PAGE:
Though these ads may add a bit of revenue in the short-term, in the long term the poor usability and design of this page will probably lead to lower traffic, shorter visits by users (in terms of both number of pages visited and overall time spent on the site) and fewer repeat visitors. It also reflects rather poorly on the professionalism of the site (and I would think that conveying an air of professionalism would be quite important in the online news-delivery market space). Fixing these problems would require:
  1. Rethinking the ad strategy for the site:
    • Do you really need those vertically aligned ads surrounding the whole page? What is that Brazil ad doing all the way out there? Are those AdSense style ads actually getting clicks? The ads should not distract users from the main purpose of the site. Doing so will not get you clicks, they will only end up annoying users.
  2. Smarter Navigation:
    • The navigation links that I would find the most useful (links to other news sections) are the least pronounced and emphasized links on the whole page. Make these easier to use.
    • Where are the tags? Links to similar articles? Links to most popular articles and most emailed articles? If I saw these, I might spend more time on your site?
    • Those ads going up and down each side of the content are totally useless. How about using a well designed expanding menu that can include links to all of these areas without taking up so much room and without being such an eyesore? And if you really have to see all of those links at once, do something about the graphics.
  3. Standards-Based Design:
    • Looking at the source for the site, it is a big mess. Definitely not built using web standards. Lots of table-based design. I imagine that this is very hard to maintain and does not play nicely on some or all mobile platforms. And that is not even starting with accessibility.
    • I have a fast Internet connection and I presumably located very close to the servers. Fully loading the page took about 25 seconds, and includes 37 HTML Get/Post requests, 20 separate CSS files, 104 different JS files, 119 different images - a total of around 290 separate requests. Total downloaded off of a fresh load: 2.5MB (imaging this on a slower connection). Reloading the page still took 240 requests and 19 seconds. This is just not acceptable. It is really bad.
(To anyone at jpost.com who is reading this - I have nothing personal against you guys, and I do enjoy reading some of your content. But your site design is so poor, getting to the content is just too hard and too much of a strain on my eyes).

Clearing out a Mysterious Table Lock (LCK_M_S) in Sql Server 2008

A user reported today that they were trying to query a table with 181 records and the output stopped at 178 and just hung there. I tried to replicate this and the same thing happened - also couldn't run a Select (*) on the table. So I pulled up the Activity Monitor for the server and observed that there was only one query in process - the hung query. It listed the process as being suspended with a Wait Type of LCK_M_S. Some quick searching told me that the task was waiting to acquire a shared lock. However, it was not obvious what was locking the table. What to do? After some more searching, I found two more posts that gave advice on what to do in the given scenario: Based on these, I did the following:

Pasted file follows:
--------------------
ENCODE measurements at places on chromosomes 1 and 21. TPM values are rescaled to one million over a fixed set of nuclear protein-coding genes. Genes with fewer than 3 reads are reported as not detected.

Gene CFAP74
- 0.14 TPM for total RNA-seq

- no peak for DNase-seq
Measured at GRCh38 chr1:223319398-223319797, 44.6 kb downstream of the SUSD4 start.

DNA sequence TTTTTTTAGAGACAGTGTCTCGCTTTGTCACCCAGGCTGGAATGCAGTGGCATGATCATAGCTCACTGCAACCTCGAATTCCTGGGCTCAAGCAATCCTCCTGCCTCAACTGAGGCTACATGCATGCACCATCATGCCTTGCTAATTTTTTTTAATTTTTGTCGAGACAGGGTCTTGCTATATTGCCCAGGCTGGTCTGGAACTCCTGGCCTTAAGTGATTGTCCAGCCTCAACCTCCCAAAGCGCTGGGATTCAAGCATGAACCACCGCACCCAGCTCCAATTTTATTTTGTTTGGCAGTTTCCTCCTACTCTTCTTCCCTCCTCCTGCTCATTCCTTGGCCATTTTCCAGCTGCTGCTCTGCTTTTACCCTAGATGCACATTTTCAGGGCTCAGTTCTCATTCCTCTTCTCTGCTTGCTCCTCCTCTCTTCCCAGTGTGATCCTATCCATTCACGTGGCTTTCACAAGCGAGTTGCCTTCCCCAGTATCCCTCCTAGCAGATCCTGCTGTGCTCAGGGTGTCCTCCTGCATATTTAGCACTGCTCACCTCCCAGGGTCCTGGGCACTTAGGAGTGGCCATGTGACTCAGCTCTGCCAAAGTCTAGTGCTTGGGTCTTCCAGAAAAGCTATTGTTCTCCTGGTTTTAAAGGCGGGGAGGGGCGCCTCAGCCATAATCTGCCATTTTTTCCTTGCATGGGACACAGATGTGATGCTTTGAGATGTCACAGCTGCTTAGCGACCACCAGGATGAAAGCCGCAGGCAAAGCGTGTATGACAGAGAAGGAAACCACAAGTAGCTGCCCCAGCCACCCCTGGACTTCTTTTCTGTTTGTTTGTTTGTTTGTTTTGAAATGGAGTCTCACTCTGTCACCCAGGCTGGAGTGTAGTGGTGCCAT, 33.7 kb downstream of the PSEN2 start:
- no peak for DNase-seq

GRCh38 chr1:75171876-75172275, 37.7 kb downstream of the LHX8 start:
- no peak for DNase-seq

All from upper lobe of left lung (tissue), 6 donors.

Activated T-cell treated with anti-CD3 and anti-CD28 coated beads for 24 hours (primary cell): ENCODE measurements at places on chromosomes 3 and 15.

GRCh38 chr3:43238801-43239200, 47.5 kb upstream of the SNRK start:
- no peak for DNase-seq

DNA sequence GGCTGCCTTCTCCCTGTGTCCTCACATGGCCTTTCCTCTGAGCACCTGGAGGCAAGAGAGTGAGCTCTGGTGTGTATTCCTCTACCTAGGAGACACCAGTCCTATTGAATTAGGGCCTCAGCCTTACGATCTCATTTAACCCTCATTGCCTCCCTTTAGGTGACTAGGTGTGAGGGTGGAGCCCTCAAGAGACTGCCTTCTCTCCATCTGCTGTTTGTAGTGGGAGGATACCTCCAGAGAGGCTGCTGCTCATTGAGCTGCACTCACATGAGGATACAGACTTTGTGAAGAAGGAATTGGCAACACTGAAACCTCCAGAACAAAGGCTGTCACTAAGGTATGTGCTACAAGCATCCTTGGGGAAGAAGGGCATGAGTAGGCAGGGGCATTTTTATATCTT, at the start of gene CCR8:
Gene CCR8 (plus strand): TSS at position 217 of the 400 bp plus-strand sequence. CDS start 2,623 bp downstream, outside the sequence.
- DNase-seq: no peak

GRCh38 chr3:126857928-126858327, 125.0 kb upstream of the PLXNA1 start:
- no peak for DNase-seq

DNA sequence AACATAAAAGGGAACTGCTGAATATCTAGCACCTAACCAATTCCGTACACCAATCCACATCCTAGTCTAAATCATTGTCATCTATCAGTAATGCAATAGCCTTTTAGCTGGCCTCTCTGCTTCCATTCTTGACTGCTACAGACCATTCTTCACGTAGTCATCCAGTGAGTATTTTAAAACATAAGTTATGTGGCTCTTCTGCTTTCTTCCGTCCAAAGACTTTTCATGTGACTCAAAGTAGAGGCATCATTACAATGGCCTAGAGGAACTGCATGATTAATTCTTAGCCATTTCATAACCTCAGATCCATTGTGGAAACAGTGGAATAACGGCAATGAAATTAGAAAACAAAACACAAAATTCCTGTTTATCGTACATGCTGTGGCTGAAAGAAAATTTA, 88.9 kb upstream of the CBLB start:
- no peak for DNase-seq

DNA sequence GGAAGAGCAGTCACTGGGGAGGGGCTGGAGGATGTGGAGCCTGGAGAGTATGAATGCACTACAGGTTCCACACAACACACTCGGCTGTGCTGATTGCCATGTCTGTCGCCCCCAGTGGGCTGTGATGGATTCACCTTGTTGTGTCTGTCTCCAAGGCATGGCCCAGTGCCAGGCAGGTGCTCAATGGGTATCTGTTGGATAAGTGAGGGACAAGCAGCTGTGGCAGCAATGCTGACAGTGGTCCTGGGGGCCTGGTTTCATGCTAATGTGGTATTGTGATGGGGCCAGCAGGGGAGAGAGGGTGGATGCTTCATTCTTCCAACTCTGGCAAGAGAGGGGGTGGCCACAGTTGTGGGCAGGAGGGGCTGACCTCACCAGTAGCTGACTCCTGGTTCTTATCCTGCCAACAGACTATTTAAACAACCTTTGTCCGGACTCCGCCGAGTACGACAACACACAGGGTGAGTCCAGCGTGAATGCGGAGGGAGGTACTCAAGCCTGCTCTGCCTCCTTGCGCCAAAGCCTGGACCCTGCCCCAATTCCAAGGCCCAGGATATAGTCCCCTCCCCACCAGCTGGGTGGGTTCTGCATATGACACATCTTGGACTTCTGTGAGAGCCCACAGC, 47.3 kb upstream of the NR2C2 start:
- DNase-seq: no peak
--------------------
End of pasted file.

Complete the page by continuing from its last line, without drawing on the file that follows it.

1. Ran Exec sp_who2 through Sql Management Studio. This gave me a list of all current processes. There was only one open process on this database at the time, so it was the likely culprit.
    2. Next, ran the code in the Sql Server Locks article above to show the process that was locking my table. Bingo - process 52.
USE DBNAME; GO;

DECLARE @dbid INT ; --what's the dbid for DBNAME?
SET @dbid = DB_ID() ;

DECLARE @objectid INT ; --what's objectid for our demo table?
SET @objectid = OBJECT_ID(N'TABLENAME') ;

--look at locking in the DB
SELECT  resource_type
       ,resource_database_id
       ,resource_associated_entity_id
       ,request_mode
       ,request_type
       ,request_session_id
FROM    sys.dm_tran_locks
WHERE   resource_database_id = @dbid ;

--limit the results to only the offending table
SELECT  *
FROM    sys.dm_tran_locks
WHERE   resource_database_id = @dbid AND
        resource_associated_entity_id = @objectid ;
After I had confirmed the identity of the process, I ran Kill 52 to kill the offending process. Everything immediately started working again with the table. (After the fact, went back through the code with my team and found the spot where someone was running db.Connection.BeginTransation() on a data context that already had an open transaction, causing an error: "SqlConnection does not support parallel transactions". And to make things worse, this was done outside of the try/catch/finally structure that ensured that any open transactions would be committed. Oy.) As Pinal Dave writes:
As mentioned earlier, if you kill something important on your production server, there’s a great possibility that you’ll face some serious integrity issues, so I there’s no way I advise use this method. As the title goes, this is a dirty solution so you must utilize this only if you are confident.
It is important to keep that in mind. But that said, this technique for identifying and killing a hung transaction can definitely come in handy. (And be sure to backup your DB and transaction logs regularly!)